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As the CDC extended its No Sail Order through Sept., it also asked for public opinion on the matter. Over the past 90 days, over 2,500 comments have been submitted.
Here’s a look at the feedback.
“I am an experienced cruiser with more than 65 sailings under my belt,” says Rose Alston. “When COVID-19 became an issue this year I was on a 30 day cruise and exemplary action was taken by the cruise line and port authorities to ensure we were coronavirus free. I truly believe all efforts will be made by the industry to protect passengers and I have no hesitation about re-boarding a vessel, especially those of 1,200 people or less. I have four cruises booked from Nov. 2020 – March 2022. In more than 30 years or cruising I’ve only had two instances of illness on board. They both were rapidly treated by medical staff and recovery was quick. So rather than penalize the industry and those of us who are avid cruisers, please remove the No Sail Order and let us return to the sea based on our best judgement.”
“Cruise Lines were already excellent at cleaning surfaces and having hand sanitizer available at buffets,” says Kim Egan. “They offer what they can but it should be left to the passenger to follow through. Personal responsibility is key. Medically fragile people can choose to not cruise, and it is their choice if they do. Let’s end this ridiculous and unfair ban and trust Americans to make their own decisions about their own lives.”
“It’s time for the traveling public to get back on the water. Travel is a staple of life enrichment, and provides a much needed boast to the economy. Cruise ship health protocols have never been better and are safe than going to the market. Anchors aweigh, please,” says James Ferguson.
“I am really disappointed in the CDC’s handling of this situation,” says Lynn Walker. “Simple and easy treatments for the COVID virus have been dismissed simply because the wrong person presented the idea. Faulty research continues to be brandied about even though it has been repudiated. The public needs to be allowed to decide for themselves if they wish to cruise. The medical facilities need to have adequate supplies to treat any outbreak while on board. The ‘grab it yourself’ buffets need to go. Cafeteria style serving can replace it. If you really must have your fingers in cruising, suggest shorter cruises with less than full capacity.”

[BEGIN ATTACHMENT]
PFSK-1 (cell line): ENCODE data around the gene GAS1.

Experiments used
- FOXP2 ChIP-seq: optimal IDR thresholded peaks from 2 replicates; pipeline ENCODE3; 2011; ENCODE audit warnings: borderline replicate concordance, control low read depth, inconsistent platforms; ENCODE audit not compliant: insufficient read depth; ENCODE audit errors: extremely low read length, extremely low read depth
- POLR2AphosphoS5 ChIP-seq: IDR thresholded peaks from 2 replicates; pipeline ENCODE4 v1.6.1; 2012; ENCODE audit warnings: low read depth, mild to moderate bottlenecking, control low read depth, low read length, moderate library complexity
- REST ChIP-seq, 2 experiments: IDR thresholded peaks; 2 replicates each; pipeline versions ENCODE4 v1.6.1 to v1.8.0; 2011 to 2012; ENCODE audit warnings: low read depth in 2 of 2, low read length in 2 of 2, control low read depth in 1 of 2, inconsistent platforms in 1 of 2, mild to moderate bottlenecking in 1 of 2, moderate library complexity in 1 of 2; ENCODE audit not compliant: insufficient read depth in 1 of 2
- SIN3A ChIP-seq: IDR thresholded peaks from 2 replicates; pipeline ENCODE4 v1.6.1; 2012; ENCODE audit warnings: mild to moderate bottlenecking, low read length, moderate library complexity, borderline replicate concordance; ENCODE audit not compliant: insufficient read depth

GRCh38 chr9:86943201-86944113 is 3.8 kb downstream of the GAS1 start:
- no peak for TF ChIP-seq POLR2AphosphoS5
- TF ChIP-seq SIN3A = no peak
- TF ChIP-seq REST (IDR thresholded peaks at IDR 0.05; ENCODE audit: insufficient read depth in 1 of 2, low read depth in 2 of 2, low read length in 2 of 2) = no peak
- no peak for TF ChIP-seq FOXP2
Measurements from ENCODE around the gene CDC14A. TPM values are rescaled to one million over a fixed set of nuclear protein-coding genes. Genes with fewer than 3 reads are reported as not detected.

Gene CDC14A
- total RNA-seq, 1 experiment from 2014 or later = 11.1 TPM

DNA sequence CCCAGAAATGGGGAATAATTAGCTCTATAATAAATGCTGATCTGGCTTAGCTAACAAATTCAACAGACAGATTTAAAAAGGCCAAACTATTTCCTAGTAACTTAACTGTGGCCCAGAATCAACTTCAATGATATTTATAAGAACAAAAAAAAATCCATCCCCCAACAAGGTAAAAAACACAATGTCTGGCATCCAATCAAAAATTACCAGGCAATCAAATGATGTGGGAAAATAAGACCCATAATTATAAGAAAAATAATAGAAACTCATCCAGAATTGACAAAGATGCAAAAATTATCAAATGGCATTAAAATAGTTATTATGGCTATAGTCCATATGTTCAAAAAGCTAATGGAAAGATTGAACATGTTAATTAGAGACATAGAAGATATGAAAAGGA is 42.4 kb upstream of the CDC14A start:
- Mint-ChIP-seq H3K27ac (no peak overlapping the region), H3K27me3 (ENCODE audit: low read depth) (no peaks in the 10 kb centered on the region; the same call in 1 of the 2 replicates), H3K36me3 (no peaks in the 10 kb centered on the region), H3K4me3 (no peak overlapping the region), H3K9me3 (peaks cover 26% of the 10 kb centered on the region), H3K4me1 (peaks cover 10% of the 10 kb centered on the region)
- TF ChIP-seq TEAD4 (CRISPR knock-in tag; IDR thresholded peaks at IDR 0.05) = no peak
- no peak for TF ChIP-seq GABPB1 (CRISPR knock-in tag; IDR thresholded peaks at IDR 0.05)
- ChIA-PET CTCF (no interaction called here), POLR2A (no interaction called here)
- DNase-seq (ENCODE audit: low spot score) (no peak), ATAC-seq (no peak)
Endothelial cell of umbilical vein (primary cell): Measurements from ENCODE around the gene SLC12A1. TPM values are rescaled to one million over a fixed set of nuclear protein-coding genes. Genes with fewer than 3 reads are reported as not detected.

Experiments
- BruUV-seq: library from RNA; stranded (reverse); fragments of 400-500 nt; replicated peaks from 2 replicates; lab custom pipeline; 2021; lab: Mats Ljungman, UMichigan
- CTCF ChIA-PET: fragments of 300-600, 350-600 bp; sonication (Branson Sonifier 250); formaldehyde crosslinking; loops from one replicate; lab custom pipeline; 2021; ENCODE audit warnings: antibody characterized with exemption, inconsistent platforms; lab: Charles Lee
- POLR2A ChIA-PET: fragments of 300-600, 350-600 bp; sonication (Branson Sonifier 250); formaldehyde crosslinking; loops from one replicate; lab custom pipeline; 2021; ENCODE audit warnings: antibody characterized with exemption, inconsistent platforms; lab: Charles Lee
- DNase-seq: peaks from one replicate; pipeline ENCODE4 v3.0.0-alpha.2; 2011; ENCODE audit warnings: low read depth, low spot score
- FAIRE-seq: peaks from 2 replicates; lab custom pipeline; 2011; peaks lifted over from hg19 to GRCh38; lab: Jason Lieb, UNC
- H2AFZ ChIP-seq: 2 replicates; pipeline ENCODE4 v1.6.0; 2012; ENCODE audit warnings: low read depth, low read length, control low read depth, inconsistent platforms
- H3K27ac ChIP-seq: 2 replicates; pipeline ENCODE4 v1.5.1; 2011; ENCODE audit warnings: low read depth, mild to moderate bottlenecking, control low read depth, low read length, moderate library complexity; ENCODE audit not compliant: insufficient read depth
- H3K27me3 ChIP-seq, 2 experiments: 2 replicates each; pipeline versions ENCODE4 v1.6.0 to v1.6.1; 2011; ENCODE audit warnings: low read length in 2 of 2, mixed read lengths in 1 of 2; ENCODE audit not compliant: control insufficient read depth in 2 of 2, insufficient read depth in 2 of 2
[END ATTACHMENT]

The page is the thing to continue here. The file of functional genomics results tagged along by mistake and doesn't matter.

“Work closely with the cruise lines to establish policies and procedures that must be followed, and then allow them to start cruising again,” says Arthur Jensen. “Unlike places like Disney World, cruise ships can easily scale back — if they are limited to 50% or 33% capacity, to account for social distancing, they can go with 50% or 33% of the crew, making social distancing economical. We went to Disney a week ago and felt safer than we do going to Publix or Walmart, because of the procedures that they’ve put in place. Do the same for cruise ships, and we will happily sail.”
“Cruising should be permitted to start back up,” says Leon Moore. “It is reasonable to have concerns with the confined area that cruisers are in, but there have been other viruses while cruising and the cruise lines have learned how to mitigate the chances of passengers getting those viruses. There are numerous hand sanitizer stations and even staff singing songs like washy washy to remind and encourage passengers to wash their hands. I’ve been on 11 cruises with my scheduled 12th being cancelled due to COVID-19. And I’ve never been afflicted with any virus. I see that cruise lines are taking even more elevated precautions to mitigate the chances of passengers getting this virus. I and many others employ the CDC to lift their cruise restrictions and let us begin to cruise again.”
However, not all the comments were as positive and optimistic.
“While many of us dearly miss cruising, I do not believe that many of us would trade our health for another cruise,” says John Benso. “I have seen at least one comment from someone who clearly represents the empty headed contingent, all but charging the CDC with conspiracy, incompetence and corruption. I do not fall into that category, and I understand there is no simple, quick solution to the present problem. That having been said, I would personally feel confident about cruising again only after proven, effective protocols were developed by the cruise industry that did not overly reduce the benefits of cruising. I would not choose to take a cruise on which I couldn’t enjoy myself and my fellow passengers at any of the ship’s bars or restaurants.”
“I can think of no more dangerous place than a cruise ship,” says PP Neale. “I’d feel considerably safer in a hospital. A large group of strangers, crammed together, for days, some of whom are asymptomatic, some of who have/will test negative— despite being positive. The major reasons to cruise are to eat and drink of necessity unmasked even if passengers are otherwise willing to mask up (a doubtful premise). It’s a no-brainer to keep cruise ships moored until a vaccine with a high degree of efficacy is developed.”
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